The bottom line is that SFPD's management of press passes is making it harder for a large group of journalists to do their jobs. In a democracy, it is not the role of the police to decide what the people have a right to know and who tells them. That's the message a diverse group of reporters brought to the hearing.

"Technology has outpaced the current (police) criteria," said Pat Murphy, publisher of the online Sentinel. It is not SFPD's charge to decide who is press and who isn't." This results in "arbitrary and capricious practices."

Ditto, said freelancer Richard Knee, adding that it is "dangerous" to give the police the authority to say who is a "legitimate" news-gatherer.

Lee Romney of the Los Angeles Times said a two-tier system for passes won't work. "There should be one press pass for all," concurred Tim Kingston. "We don't want the cops licensing people," said h brown of SF Bulldog, which specializes in online political satire.

Vague and Arbitrary

SF Call publisher Betsey Culp, who had her pass "yanked" in January, after seven years, called the current process "vague and arbitrary." Freelancer Allen White noted that a police pass "legitimizes" a reporter and "defines who gets access."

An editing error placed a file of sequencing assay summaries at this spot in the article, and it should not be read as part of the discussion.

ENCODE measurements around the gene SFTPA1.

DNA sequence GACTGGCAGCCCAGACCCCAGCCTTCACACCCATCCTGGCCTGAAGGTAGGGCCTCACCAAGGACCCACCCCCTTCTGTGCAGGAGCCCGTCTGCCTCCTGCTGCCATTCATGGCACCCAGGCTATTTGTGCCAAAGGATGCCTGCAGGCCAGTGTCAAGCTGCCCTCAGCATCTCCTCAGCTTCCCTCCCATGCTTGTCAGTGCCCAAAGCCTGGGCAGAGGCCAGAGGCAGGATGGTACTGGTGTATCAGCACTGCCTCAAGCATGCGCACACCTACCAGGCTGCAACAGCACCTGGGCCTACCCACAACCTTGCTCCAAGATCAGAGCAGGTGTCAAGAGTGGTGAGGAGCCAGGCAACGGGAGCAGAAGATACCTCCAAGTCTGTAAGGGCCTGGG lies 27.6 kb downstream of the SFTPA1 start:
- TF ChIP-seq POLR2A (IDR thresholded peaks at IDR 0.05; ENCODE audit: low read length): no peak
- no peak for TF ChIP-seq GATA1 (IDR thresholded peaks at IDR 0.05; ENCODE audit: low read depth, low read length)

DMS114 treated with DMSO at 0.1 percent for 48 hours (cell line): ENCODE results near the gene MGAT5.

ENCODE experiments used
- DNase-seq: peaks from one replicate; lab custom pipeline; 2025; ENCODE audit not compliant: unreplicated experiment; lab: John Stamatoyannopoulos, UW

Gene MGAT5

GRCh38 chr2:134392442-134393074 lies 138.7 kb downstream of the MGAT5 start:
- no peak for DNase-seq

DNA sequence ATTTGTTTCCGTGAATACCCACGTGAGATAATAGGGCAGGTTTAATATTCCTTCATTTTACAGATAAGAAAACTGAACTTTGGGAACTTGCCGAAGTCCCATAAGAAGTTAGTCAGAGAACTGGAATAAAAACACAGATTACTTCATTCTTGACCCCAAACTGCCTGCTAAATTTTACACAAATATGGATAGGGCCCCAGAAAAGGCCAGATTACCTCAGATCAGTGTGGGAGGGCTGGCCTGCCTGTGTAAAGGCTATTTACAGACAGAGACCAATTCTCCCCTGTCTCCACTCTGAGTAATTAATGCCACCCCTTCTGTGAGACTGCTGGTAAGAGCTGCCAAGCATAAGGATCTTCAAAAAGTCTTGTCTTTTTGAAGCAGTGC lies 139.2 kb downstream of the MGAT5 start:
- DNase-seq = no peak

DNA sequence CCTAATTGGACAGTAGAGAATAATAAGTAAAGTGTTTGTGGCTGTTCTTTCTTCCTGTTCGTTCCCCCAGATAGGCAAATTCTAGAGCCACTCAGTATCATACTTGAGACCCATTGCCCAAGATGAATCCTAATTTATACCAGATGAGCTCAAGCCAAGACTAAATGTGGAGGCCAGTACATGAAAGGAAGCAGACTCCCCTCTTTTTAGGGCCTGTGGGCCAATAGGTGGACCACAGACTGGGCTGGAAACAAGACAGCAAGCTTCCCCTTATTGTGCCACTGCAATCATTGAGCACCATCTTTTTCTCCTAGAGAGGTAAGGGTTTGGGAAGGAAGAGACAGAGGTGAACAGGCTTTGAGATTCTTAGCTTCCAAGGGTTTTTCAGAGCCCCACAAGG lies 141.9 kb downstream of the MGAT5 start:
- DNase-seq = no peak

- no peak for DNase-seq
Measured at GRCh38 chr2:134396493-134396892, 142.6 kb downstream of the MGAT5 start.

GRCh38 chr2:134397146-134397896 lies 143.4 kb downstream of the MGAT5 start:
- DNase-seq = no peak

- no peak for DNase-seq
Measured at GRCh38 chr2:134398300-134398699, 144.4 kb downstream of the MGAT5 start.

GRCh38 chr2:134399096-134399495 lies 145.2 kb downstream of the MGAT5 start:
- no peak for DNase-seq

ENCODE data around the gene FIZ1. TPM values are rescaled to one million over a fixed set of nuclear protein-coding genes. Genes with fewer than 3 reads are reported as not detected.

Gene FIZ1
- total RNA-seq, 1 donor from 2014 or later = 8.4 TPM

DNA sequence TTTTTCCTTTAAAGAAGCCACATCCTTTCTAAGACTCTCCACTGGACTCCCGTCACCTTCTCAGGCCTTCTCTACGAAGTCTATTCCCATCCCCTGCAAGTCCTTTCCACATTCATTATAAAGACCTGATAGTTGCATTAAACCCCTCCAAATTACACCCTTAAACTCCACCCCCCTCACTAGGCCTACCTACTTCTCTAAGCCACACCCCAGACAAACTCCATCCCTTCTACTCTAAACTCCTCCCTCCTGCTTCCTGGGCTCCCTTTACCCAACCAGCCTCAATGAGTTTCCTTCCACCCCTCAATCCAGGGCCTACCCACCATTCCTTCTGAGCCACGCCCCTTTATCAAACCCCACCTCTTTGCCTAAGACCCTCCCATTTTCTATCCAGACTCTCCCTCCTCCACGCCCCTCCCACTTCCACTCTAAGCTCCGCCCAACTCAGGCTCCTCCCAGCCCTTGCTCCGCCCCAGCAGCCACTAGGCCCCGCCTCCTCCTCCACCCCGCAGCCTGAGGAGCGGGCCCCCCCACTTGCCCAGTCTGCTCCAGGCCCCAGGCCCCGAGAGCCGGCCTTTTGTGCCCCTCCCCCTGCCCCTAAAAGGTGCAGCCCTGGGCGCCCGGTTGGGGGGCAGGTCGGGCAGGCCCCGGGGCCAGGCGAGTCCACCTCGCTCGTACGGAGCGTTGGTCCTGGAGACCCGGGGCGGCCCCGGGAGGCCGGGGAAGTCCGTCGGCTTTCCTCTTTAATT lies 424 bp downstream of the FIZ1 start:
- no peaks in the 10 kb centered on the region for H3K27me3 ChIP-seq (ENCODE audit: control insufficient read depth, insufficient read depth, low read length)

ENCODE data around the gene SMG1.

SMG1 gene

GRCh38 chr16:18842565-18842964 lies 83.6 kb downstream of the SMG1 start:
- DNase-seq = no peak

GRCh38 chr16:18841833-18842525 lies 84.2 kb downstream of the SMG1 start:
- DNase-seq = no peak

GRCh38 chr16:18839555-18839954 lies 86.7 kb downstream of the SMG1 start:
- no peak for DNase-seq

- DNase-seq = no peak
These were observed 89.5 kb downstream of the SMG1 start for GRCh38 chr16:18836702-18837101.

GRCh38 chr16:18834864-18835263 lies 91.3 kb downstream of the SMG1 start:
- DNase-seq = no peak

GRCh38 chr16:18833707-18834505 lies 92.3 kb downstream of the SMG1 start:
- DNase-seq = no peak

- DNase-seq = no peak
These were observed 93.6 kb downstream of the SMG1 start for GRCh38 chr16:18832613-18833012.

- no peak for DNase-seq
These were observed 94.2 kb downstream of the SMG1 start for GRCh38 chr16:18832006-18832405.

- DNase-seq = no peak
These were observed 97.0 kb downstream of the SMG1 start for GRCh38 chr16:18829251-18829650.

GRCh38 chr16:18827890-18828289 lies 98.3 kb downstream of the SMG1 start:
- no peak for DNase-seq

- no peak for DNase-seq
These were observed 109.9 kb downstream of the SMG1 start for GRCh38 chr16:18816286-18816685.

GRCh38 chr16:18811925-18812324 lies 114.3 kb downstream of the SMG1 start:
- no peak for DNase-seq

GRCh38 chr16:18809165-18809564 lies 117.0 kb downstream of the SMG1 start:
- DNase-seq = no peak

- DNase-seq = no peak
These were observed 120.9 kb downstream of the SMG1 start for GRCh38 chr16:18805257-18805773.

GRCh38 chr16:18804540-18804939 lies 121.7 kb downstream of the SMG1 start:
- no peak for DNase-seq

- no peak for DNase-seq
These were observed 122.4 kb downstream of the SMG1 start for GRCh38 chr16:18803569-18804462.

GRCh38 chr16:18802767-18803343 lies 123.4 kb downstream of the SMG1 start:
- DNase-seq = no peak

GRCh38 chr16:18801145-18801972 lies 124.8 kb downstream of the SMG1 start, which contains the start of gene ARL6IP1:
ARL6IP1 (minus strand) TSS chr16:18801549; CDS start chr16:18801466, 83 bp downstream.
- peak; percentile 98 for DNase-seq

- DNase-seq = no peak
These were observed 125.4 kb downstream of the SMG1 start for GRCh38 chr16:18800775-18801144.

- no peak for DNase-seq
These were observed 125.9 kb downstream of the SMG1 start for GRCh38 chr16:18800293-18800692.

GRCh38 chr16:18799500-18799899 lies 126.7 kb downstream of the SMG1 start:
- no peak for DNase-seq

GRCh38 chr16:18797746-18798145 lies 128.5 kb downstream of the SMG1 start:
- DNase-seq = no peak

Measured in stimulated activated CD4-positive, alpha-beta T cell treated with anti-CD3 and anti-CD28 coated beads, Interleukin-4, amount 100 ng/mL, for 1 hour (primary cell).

Herbert Sample of the Sacramento Bee proposed that a press committee issue the passes as is done in the US Congress. Sample was denied a pass by SFPD. After the Bee's lawyer got involved, Sample got his pass.

Jackson West of the online SFist noted that the ability to post news quickly enhances public participation in the political process. He doesn’t qualify for a police pass, nor does Mark Calvey of the San Francisco Business Times. Under police rules, "we're not a legitimate news organization," Calvey said. "This puts us at a competitive disadvantage to the Chronicle."

In 2002, said Gittens, there were 1,800 press passes with the SFPD logo. This "shocked" then-chief Earl Sanders, who ordered Gittens to pare them down. Gittens cut them by 60%, to 700. How did he do it? By invoking lucidity-challenged guidelines which exclude freelancers, feature and editorial writers, dot.com outfits, and "all staff not actually gathering news at the scene of an incident." This amorphous "enemies list" would probably have been news to Ernest Hemingway, who was both a freelancer and a feature writer and who managed to get a front-row seat in two world wars.

At the end of the day, the Police Code standards are too narrow and need updating, Mirkarimi said. He is thinking of legislation down the road. The next step, however, is to work with SFPD to open up the process.

Gittens said that Chief Heather Fong is amenable to a two-tier system. He favors a separate pass for reporters who don't cover “breaking news." "I think it's the sense of the Board," said Peskin, "that we should revise the process and give the press (as defined broadly) a pass." It's time for an overhaul, concurred Mirkarimi. "We need to modify the law to make it more consistent and fair to reflect today's world."